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Meetingbrook Dogen & Francis Hermitage Update
May 2005

Theme: Everywhere at Ease?

This month brings Meetingbrook to the cusp of beginning its 10th year at the harbor.  The raw rain and blowing swells out of the northeast these last few days remind that spring in Maine is a variable notion. So is Meetingbrook – a variable notion.

In blue-ephemeral haze,
You come and go
Through your Zen gate.
On Yen Mountain,
The view’s ten thousand li,
A thousand peaks.
When will we arrive

And be with the floating clouds
Everywhere at ease?
- Liu Chang-ch’ing (710-787)

The notion is a good one. It holds that we are all connected. That wherever gathers, however briefly, more than one person, begins the practice of changing and deepening one’s view of life. That even in solitude the practice of community continues. That even in communion with or in the presence of others the practice of solitude is ongoing.

Meetingbrook is nothing other than a loosely knit association of individuals walking along the path moving from dependence through independence to interdependence --and arriving home each step of the way.

The practice is to be everywhere at ease. With one another. Or alone. No one, no other – just dwelling at home at ease with the ways form changes and time empties – completely in one’s own place: the place of faith, hope, and love.  These perennial virtues of faith (saying yes), hope (asking please), and love (wordlessly praying as openness itself) – are variable hermit pathway trails into assertions of affirmation, invitation, and recognition.

Thomas Merton writes about a conversation with the Dalai Lama who asks Merton: “Well, to be precise, what do your vows oblige you to do? Do they simply constitute an agreement to stick around for life in the monastery? Or do they imply a commitment to a life of progress up certain mystical stages?” I sort of hemmed and hawed a bit, and said: “Well, no, that’s not quite what the vows are all about.” But it was interesting to see that this is what he thought the vows ‘should’ be about.” When you stop and think a little bit about St. Benedict’s concepts of ‘conversio morum’, that most mysterious of our vows, which is actually the most essential, I believe, it can be interpreted as a commitment to total inner transformation of one sort or another -- a commitment to become a completely new man. It seems to me that that could be regarded as the end of monastic life, and that no matter where one attempts to do this, that remains the essential thing.  (p.337, from “Marxism and Monastic Perspectives,” by Father Louis, O.C.S.O. {Thomas Merton} Talk delivered at Bangkok on December 10, 1968, Appendix VII in The Asian Journal of Thomas Merton, c.1973)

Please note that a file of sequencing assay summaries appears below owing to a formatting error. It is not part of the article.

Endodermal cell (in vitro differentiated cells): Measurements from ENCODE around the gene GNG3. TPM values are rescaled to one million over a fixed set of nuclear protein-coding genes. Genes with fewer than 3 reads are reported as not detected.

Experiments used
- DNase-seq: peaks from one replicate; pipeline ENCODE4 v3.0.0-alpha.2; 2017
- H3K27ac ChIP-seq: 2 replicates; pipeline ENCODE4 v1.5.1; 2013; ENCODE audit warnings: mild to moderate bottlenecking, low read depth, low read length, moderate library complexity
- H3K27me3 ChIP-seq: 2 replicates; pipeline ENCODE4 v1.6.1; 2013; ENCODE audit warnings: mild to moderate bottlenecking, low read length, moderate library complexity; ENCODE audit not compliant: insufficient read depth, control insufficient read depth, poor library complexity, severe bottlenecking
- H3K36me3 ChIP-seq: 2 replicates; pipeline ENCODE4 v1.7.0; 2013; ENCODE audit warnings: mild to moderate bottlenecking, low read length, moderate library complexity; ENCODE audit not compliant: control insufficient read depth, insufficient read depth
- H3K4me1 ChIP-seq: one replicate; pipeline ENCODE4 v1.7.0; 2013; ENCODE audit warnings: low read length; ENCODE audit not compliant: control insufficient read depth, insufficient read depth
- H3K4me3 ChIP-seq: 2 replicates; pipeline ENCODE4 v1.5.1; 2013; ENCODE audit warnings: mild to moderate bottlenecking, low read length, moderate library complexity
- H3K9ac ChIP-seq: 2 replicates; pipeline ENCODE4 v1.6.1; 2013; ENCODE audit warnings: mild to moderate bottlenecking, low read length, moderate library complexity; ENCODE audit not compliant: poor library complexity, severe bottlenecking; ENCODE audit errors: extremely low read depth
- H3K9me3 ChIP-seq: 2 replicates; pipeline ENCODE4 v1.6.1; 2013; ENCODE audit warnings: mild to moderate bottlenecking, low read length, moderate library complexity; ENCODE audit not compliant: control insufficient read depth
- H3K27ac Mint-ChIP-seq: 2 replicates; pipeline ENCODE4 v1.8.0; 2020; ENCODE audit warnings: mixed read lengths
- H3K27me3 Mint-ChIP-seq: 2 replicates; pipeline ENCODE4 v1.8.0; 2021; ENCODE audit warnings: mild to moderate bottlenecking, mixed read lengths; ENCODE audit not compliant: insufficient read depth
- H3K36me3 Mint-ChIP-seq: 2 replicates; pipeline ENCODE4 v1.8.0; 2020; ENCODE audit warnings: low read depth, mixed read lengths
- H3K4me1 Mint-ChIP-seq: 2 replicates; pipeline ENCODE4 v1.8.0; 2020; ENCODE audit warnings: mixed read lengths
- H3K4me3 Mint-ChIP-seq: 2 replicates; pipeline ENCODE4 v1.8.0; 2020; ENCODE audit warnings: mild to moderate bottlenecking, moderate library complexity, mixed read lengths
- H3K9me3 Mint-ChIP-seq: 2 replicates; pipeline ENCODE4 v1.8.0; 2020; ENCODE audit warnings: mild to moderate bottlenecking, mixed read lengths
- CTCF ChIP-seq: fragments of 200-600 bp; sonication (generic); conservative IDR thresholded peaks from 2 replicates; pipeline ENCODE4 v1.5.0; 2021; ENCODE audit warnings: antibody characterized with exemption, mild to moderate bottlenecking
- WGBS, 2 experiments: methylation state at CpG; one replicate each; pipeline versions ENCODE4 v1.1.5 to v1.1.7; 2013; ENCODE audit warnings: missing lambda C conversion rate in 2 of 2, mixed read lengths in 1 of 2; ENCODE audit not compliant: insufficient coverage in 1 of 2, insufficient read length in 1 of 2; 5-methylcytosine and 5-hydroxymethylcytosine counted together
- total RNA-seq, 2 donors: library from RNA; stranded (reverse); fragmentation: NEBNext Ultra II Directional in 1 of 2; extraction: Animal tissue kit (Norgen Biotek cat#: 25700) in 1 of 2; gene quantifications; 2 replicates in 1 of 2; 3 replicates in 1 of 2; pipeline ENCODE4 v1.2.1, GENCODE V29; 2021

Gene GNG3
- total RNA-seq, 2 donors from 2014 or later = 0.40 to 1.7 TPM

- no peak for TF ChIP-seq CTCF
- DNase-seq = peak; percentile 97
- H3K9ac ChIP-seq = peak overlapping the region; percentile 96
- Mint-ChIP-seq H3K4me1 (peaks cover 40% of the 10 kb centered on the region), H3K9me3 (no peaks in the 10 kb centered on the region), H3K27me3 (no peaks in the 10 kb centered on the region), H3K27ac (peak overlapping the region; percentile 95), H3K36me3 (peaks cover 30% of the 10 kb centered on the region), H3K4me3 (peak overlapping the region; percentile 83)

Later, recalling a conversation with Chogyam Trungpa Rinpoche Merton writes:

He sent a message to a nearby abbot friend of his saying: What are we to do?” The abbot sent back a strange message, which I think is very significant: “From now on, Brother, everybody stands on his own feet.”

To my mind, that is an extremely important monastic statement. If you forget everything else that has been said, I would suggest you remember this for the future: “From now on, everybody stands on his own feet.”

This, I think, is what Buddhism is about, what Christianity is about, what monasticism is about – if you understand it in terms of grace. It is not a Pelagian statement, by any means, but a statement to the effect that we can no longer rely on being supported by structures that may be destroyed at any moment by a political power or a political force. You cannot rely on structures. The time for relying on structures has disappeared. They are good and they should help us, and we should do the best we can with them. But they may be taken away, and if everything is taken away, what do you do next? (p.338, Merton)

Living life dedicated to inner transformation is a variable notion and moveable feast.

What is essential in the monastic life is not embedded in buildings, is not embedded in clothing, is not necessarily embedded even in a rule. It is somewhere along the line of something deeper than a rule. It is concerned with this business of total inner transformation. All other things serve that end. I am just saying, in other words, what Cassian said in the first lecture on ‘puritas cordis’, purity of heart, that every monastic observance tends toward that. (p.340, Merton)

Meetingbrook has often wondered whether it would find itself elsewhere. Those loosely associated with the place – regularly or irregularly – catalogue their opinions and feelings about our wonderings and inquiries according to the seasons. Hearts are restless until they realize there is no permanent home with fixed street address; realizing this, hearts rest in the open, their true home.

Let us affirm, invite, and recognize one another in this hospitable dwelling place.  

As always, we’re here for now.

With gratitude.

, Sando , Cesco , Mu-ge ,
and all who grace Meetingbrook 

9 May 2005

Email (mono@meetingbrook.org) or mail to
Meetingbrook, 50 Bayview St. Camden, Maine 04843.



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64 Barnstown Rd.,
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50 Bayview St. (Cape on the harbor)
Camden, Maine USA 04843
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